Vartan Gregorian, Savior of the New York Public Library, Dies at 87!

President George W. Bush congratulating Dr. Gregorian at the White House in 2004 after conferring on him the Presidential Medal of Freedom, the nation’s highest civilian honor.

Credit…Doug Mills/ The New York Times

Dear Commons Community,

Vartan Gregorian, an Armenian immigrant who climbed to the pinnacles of academic and philanthropic achievement but took a detour in the 1980s to restore the New York Public Library to its place at the heart of American intellectual life, died on Thursday in Manhattan. He was 87.

The death, at a hospital, was confirmed by his son Dareh Gregorian. No cause was given.

A scholar, a university leader and a believer in libraries, he almost single-handedly rescued the grand but broken New York Library during a time of fiscal austerity.  As reported in the New York Times.

Dr. Gregorian liked to tell the story of “the most painful experience of my entire life.” It happened in 1980, when he was provost of the University of Pennsylvania, its top academic official. Powerful trustees told him that he was a shoo-in to replace the outgoing president. He was so sure of the post that he withdrew his name from consideration as chancellor of the University of California at Berkeley.

He heard the bad news on his car radio. The Penn trustees had chosen another academic star. The next day, he resigned. The outgoing president tried to dissuade him, but it was no use.

“I told him that I could cope with rejection, but not insult and humiliation,” Dr. Gregorian said in a memoir, “The Road to Home: My Life and Times” (2003).

Indeed, Dr. Gregorian was a fighter: proud, shrewd, charming, a brilliant historian and educator who rose from humble origins to speak seven languages, win sheaves of honors and be offered the presidencies of Columbia University and the Universities of Michigan and Miami. He accepted the presidency of Brown University (1989-1997), transforming it into one of the Ivy League’s hottest schools, and since then had been president of the Carnegie Corporation of New York, a major benefactor of education.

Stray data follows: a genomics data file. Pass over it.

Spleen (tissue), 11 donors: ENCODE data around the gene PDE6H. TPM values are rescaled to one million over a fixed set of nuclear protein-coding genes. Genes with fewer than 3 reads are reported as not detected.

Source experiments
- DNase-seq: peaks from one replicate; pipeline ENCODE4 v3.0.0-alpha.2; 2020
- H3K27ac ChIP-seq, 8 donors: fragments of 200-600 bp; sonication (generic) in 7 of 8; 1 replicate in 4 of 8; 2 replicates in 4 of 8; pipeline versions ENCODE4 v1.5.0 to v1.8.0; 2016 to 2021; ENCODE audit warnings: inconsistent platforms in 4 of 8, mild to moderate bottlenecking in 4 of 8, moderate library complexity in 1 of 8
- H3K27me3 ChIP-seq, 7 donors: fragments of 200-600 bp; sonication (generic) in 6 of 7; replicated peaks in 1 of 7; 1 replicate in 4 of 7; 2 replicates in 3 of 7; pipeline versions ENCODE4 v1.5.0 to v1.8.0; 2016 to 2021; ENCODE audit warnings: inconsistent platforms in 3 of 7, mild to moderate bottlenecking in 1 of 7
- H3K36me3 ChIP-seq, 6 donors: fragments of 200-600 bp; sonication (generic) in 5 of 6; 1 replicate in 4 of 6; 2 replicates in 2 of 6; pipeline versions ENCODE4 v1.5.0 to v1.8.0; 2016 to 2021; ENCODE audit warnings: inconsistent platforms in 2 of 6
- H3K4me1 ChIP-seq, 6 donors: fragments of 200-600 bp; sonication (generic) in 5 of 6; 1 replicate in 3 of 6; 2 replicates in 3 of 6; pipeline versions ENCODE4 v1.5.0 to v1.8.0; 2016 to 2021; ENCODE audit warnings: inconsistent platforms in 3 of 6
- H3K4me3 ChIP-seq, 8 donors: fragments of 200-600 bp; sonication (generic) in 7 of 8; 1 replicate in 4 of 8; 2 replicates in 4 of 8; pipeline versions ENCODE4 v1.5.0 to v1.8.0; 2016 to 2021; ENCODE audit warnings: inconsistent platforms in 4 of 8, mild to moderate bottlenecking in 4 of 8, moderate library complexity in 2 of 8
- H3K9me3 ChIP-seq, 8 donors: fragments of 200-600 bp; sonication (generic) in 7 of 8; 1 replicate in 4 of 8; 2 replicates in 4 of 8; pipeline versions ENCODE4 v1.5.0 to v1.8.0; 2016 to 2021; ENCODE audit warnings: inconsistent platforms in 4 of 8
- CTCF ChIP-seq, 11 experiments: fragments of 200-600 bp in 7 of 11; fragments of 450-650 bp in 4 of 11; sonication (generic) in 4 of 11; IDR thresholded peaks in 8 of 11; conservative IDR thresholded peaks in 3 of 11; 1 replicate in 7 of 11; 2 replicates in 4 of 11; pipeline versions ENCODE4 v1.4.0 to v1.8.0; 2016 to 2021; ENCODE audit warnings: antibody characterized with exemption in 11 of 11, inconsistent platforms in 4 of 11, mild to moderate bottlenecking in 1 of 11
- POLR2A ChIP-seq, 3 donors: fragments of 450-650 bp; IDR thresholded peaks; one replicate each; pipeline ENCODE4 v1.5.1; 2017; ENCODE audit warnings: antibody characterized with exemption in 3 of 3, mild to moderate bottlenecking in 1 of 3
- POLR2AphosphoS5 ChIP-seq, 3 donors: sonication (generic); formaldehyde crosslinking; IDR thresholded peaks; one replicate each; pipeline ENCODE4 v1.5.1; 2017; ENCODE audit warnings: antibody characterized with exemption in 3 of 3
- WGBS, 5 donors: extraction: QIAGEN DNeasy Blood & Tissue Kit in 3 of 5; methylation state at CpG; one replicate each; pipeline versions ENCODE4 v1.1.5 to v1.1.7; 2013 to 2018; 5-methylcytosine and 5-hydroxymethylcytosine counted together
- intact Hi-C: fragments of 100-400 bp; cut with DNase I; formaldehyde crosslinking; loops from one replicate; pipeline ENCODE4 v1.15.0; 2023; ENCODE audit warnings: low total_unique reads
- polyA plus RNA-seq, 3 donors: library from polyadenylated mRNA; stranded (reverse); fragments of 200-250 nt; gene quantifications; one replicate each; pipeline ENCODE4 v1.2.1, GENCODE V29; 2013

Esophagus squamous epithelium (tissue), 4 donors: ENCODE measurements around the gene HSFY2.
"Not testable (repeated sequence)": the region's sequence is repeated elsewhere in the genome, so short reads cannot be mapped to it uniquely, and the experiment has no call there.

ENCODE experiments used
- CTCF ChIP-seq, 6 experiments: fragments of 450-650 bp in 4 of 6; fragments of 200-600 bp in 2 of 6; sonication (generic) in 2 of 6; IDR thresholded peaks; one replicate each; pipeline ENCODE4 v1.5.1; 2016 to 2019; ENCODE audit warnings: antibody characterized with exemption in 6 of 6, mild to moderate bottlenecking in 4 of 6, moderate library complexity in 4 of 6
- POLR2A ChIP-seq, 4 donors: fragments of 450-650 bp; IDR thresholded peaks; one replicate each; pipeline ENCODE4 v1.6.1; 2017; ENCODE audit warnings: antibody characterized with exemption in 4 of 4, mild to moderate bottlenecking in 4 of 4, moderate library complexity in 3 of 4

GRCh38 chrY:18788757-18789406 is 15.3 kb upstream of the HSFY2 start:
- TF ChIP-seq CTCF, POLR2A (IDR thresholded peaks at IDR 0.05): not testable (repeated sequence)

But he was best known for resurrecting the New York Public Library from a fiscal and morale crisis. It was a radical, midcareer change from the pastoral academic realm, and a risky plunge into the high-profile social and political wars of New York City, where the budget-cutting knives were out after decades of profligacy, neglect and a brush with municipal bankruptcy in the 1970s.

By 1981, when the feelers went out to Dr. Gregorian, the library — the main research edifice at 42nd Street and Fifth Avenue and 83 branches in Manhattan, the Bronx and Staten Island — was broke, a decaying Dickensian repository of 7.7 million books (the world’s sixth largest collection), many of them rare and valuable, gathering dust and crumbling on 88 linear miles of stacks.

The underpaid, overworked staff was demoralized. The beautiful Gottesman Exhibition Hall had been partitioned into cubicles for personnel and accounting. Tarnished chandeliers and lighting fixtures were missing bulbs. In the trustees’ board room, threadbare curtains fell apart at the touch. Outside, the imperious marble lions, Patience and Fortitude, and the portals they guarded, were dirt-streaked. Bryant Park in the back was infested with drug dealers and pimps and unsafe after dark.

But the main problems were not even visible. The library faced a $50 million deficit and had no political clout. Its constituencies were scholars, children and citizens who liked to read. The city had cut back so hard that the main branch was closed on Thursdays, and some branches were open only eight hours a week.

To Dr. Gregorian, the challenge was irresistible. The library was, like him, a victim of insult and humiliation. The problem, as he saw it, was that the institution, headquartered in the magnificent Carrère and Hastings Beaux-Arts pile dedicated by President William Howard Taft in 1911, had come to be seen by New York City’s leaders, and even its citizens, as a dispensable frivolity.

He seemed a dubious savior: a short, pudgy scholar who had spent his entire professional life in academic circles. On the day he met the board, he was a half-hour late, and the trustees were talking about selling prized collections, cutting hours of service and closing some branches. He asked only for time, and offered in return a new vision.

“The New York Public Library is a New York and national treasure,” he said. “The branch libraries have made lives and saved lives. The New York Public Library is not a luxury. It is an integral part of New York’s social fabric, its culture, its institutions, its media and its scholarly, artistic and ethnic communities. It deserves the city’s respect, appreciation and support. No, the library is not a cost center! It is an investment in the city’s past and future!”